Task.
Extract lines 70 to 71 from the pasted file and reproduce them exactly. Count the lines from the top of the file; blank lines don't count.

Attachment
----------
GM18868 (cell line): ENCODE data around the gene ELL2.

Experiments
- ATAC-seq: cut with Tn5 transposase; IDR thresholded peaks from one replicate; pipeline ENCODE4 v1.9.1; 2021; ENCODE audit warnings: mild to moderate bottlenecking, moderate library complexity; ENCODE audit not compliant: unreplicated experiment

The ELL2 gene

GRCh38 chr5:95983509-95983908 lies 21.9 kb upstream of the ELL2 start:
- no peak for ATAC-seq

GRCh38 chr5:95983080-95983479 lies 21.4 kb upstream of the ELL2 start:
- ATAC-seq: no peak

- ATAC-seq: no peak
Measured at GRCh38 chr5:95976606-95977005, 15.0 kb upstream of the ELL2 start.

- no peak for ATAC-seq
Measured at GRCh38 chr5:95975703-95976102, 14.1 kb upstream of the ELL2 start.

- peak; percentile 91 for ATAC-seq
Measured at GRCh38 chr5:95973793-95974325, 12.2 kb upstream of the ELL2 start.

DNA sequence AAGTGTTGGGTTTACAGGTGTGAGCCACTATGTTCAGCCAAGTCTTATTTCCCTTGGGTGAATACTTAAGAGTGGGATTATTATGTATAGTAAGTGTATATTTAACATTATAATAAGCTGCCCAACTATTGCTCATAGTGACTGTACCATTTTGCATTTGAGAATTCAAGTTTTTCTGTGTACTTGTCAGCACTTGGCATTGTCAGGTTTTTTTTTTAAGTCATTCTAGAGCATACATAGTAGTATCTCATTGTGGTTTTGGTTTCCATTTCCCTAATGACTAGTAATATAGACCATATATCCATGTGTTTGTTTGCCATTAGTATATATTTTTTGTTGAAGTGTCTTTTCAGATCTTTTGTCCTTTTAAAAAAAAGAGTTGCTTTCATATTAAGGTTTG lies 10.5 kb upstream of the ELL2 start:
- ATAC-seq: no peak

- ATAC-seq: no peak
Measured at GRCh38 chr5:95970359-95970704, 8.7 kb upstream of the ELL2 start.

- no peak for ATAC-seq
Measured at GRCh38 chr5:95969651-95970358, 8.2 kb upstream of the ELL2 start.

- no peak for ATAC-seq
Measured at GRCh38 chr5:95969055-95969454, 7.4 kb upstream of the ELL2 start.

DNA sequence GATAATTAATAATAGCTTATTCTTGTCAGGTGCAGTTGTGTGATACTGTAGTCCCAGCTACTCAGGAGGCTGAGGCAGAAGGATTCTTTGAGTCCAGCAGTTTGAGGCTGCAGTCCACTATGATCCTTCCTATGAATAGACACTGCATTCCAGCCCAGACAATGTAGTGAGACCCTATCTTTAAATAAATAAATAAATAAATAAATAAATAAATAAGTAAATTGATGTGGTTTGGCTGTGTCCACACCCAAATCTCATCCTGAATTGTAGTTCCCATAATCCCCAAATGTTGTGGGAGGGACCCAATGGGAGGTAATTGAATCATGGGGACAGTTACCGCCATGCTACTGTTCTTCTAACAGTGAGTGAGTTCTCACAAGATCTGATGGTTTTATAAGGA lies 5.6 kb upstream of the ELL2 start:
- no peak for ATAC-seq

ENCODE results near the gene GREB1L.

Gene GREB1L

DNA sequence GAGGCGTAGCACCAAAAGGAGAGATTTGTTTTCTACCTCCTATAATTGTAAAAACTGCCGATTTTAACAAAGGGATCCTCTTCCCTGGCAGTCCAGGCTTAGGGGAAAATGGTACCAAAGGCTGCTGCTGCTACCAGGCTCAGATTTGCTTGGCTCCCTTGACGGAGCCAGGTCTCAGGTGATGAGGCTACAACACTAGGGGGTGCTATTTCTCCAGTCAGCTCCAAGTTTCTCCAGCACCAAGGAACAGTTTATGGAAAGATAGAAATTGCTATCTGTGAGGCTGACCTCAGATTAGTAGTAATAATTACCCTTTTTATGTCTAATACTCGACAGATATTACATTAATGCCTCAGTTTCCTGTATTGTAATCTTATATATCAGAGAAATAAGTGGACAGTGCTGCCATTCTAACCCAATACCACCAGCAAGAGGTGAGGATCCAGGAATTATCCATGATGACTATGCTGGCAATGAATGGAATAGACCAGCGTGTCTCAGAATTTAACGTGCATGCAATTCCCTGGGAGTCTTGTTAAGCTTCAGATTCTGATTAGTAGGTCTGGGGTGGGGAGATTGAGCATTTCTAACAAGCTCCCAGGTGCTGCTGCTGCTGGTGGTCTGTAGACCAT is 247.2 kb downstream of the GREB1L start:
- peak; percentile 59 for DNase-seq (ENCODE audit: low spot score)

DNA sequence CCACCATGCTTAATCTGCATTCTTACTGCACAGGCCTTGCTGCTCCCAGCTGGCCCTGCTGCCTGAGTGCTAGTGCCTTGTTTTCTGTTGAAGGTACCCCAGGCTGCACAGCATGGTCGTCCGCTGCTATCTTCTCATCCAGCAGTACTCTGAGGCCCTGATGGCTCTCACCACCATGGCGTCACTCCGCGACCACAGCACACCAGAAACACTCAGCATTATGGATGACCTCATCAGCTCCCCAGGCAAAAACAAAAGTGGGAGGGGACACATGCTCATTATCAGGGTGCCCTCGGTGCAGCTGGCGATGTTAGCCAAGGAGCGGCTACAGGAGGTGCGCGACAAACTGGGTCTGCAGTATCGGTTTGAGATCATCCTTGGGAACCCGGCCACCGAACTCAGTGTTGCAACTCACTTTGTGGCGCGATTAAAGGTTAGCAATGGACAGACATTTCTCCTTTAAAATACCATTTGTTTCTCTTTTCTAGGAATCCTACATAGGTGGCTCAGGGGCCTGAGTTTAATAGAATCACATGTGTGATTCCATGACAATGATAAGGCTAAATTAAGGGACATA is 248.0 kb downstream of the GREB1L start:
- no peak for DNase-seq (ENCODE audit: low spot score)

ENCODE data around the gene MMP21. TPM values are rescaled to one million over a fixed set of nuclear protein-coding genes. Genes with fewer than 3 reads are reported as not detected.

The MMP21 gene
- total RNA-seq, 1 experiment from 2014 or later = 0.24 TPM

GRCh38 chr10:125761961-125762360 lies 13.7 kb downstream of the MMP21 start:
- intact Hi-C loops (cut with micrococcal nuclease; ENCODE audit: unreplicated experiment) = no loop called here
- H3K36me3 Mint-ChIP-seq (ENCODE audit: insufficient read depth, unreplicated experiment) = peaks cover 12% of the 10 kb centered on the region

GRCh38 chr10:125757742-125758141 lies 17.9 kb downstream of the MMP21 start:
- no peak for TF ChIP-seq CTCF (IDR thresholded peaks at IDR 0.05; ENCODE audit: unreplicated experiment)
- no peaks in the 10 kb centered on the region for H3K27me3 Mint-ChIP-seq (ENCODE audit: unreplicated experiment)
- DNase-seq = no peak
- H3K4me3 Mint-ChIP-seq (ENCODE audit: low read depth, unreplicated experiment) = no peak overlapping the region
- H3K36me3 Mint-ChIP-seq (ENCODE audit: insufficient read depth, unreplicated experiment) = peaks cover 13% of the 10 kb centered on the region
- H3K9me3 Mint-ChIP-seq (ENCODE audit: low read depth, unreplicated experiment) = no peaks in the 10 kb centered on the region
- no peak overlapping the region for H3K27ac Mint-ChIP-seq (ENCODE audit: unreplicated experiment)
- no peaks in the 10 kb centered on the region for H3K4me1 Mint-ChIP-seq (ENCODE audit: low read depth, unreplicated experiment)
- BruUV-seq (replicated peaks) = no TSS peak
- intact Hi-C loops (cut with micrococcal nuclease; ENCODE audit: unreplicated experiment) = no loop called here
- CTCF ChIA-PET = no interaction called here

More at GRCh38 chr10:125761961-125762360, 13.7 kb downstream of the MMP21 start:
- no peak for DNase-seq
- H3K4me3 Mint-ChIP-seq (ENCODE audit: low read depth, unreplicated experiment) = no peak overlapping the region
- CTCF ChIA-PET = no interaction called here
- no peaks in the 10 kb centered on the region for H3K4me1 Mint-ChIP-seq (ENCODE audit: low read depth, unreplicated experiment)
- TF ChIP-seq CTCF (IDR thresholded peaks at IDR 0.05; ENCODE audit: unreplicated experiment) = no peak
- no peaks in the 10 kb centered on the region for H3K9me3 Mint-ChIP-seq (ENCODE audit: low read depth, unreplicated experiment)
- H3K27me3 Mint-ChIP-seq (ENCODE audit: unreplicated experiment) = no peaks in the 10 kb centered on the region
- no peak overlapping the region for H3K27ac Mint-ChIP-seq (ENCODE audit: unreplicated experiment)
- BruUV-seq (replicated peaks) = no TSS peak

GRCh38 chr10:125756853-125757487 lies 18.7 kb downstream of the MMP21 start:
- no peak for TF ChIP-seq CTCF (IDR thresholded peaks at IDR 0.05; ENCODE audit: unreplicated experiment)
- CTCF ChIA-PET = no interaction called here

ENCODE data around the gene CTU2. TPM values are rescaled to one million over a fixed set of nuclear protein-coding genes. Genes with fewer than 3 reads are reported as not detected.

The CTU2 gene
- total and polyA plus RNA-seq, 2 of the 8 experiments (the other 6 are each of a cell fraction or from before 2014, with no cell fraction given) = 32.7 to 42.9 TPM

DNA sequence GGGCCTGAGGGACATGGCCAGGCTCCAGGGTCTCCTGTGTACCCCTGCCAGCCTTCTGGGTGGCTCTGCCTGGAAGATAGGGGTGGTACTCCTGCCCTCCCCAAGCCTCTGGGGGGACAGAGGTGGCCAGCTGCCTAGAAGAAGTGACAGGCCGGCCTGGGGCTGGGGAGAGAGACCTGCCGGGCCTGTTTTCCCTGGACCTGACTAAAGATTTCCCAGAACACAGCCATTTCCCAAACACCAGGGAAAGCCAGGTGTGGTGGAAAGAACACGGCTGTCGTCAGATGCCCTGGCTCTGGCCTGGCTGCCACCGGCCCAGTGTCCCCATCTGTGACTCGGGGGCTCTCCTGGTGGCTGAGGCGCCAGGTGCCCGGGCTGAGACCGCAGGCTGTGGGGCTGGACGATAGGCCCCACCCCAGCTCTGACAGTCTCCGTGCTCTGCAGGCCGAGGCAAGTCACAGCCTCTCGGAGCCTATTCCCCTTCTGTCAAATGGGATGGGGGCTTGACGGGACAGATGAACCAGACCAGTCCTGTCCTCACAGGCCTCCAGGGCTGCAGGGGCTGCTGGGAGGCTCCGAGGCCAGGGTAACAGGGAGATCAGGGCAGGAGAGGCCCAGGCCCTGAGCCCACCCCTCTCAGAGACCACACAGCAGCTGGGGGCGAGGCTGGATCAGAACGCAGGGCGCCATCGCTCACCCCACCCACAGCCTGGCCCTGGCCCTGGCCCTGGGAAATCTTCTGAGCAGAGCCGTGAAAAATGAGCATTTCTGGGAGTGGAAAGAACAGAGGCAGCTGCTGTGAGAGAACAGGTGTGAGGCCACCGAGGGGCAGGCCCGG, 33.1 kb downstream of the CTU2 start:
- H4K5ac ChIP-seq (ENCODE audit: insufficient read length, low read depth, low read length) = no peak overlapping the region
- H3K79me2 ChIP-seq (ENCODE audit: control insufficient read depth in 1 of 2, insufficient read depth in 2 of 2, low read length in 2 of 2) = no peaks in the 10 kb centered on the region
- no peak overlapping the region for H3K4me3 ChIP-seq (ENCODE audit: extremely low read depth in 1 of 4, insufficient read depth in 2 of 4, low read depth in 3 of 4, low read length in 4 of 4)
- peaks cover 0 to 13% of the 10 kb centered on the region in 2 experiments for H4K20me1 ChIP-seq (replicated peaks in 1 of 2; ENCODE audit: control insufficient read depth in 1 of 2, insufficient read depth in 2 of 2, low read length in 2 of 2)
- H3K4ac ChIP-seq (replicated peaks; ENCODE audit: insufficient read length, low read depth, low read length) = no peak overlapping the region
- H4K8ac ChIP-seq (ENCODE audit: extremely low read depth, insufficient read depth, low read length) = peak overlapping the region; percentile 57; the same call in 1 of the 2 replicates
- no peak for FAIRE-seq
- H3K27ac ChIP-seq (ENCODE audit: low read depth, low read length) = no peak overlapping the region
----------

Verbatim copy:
- H3K4ac ChIP-seq (replicated peaks; ENCODE audit: insufficient read length, low read depth, low read length) = no peak overlapping the region
- H4K8ac ChIP-seq (ENCODE audit: extremely low read depth, insufficient read depth, low read length) = peak overlapping the region; percentile 57; the same call in 1 of the 2 replicates